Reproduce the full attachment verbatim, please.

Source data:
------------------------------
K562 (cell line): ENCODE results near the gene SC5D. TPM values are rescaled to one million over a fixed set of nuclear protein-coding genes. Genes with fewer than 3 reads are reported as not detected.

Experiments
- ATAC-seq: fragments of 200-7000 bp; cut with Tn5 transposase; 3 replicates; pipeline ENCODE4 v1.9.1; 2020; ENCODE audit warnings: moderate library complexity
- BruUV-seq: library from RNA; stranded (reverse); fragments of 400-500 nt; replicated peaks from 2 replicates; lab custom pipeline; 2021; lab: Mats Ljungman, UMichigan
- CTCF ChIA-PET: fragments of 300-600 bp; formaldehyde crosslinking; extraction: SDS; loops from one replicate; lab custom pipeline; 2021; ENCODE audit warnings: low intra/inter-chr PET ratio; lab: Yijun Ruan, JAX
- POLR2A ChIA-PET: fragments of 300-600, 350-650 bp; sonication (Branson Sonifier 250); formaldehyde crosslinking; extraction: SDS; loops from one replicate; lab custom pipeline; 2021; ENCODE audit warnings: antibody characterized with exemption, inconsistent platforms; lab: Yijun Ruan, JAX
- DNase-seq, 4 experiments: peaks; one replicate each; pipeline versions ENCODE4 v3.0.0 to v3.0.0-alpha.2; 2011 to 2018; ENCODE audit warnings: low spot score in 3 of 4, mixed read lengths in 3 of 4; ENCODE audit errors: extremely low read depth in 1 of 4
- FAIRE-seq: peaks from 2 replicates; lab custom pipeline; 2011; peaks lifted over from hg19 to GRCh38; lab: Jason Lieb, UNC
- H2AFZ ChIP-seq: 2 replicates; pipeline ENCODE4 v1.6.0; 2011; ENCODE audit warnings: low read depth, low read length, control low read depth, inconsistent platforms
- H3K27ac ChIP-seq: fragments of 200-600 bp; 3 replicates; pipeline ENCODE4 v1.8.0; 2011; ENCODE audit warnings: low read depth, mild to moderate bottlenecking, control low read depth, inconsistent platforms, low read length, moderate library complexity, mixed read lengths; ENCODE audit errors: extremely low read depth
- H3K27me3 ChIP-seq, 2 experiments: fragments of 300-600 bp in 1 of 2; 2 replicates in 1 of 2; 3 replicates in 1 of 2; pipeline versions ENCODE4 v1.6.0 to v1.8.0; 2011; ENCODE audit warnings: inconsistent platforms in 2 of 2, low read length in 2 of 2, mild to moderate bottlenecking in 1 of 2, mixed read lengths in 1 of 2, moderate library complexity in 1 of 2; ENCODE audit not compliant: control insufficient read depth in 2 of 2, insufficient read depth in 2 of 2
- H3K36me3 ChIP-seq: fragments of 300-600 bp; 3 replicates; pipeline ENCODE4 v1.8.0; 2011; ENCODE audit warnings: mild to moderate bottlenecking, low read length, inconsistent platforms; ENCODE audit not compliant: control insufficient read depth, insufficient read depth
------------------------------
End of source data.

K562 (cell line): ENCODE results near the gene SC5D. TPM values are rescaled to one million over a fixed set of nuclear protein-coding genes. Genes with fewer than 3 reads are reported as not detected.

Experiments
- ATAC-seq: fragments of 200-7000 bp; cut with Tn5 transposase; 3 replicates; pipeline ENCODE4 v1.9.1; 2020; ENCODE audit warnings: moderate library complexity
- BruUV-seq: library from RNA; stranded (reverse); fragments of 400-500 nt; replicated peaks from 2 replicates; lab custom pipeline; 2021; lab: Mats Ljungman, UMichigan
- CTCF ChIA-PET: fragments of 300-600 bp; formaldehyde crosslinking; extraction: SDS; loops from one replicate; lab custom pipeline; 2021; ENCODE audit warnings: low intra/inter-chr PET ratio; lab: Yijun Ruan, JAX
- POLR2A ChIA-PET: fragments of 300-600, 350-650 bp; sonication (Branson Sonifier 250); formaldehyde crosslinking; extraction: SDS; loops from one replicate; lab custom pipeline; 2021; ENCODE audit warnings: antibody characterized with exemption, inconsistent platforms; lab: Yijun Ruan, JAX
- DNase-seq, 4 experiments: peaks; one replicate each; pipeline versions ENCODE4 v3.0.0 to v3.0.0-alpha.2; 2011 to 2018; ENCODE audit warnings: low spot score in 3 of 4, mixed read lengths in 3 of 4; ENCODE audit errors: extremely low read depth in 1 of 4
- FAIRE-seq: peaks from 2 replicates; lab custom pipeline; 2011; peaks lifted over from hg19 to GRCh38; lab: Jason Lieb, UNC
- H2AFZ ChIP-seq: 2 replicates; pipeline ENCODE4 v1.6.0; 2011; ENCODE audit warnings: low read depth, low read length, control low read depth, inconsistent platforms
- H3K27ac ChIP-seq: fragments of 200-600 bp; 3 replicates; pipeline ENCODE4 v1.8.0; 2011; ENCODE audit warnings: low read depth, mild to moderate bottlenecking, control low read depth, inconsistent platforms, low read length, moderate library complexity, mixed read lengths; ENCODE audit errors: extremely low read depth
- H3K27me3 ChIP-seq, 2 experiments: fragments of 300-600 bp in 1 of 2; 2 replicates in 1 of 2; 3 replicates in 1 of 2; pipeline versions ENCODE4 v1.6.0 to v1.8.0; 2011; ENCODE audit warnings: inconsistent platforms in 2 of 2, low read length in 2 of 2, mild to moderate bottlenecking in 1 of 2, mixed read lengths in 1 of 2, moderate library complexity in 1 of 2; ENCODE audit not compliant: control insufficient read depth in 2 of 2, insufficient read depth in 2 of 2
- H3K36me3 ChIP-seq: fragments of 300-600 bp; 3 replicates; pipeline ENCODE4 v1.8.0; 2011; ENCODE audit warnings: mild to moderate bottlenecking, low read length, inconsistent platforms; ENCODE audit not compliant: control insufficient read depth, insufficient read depth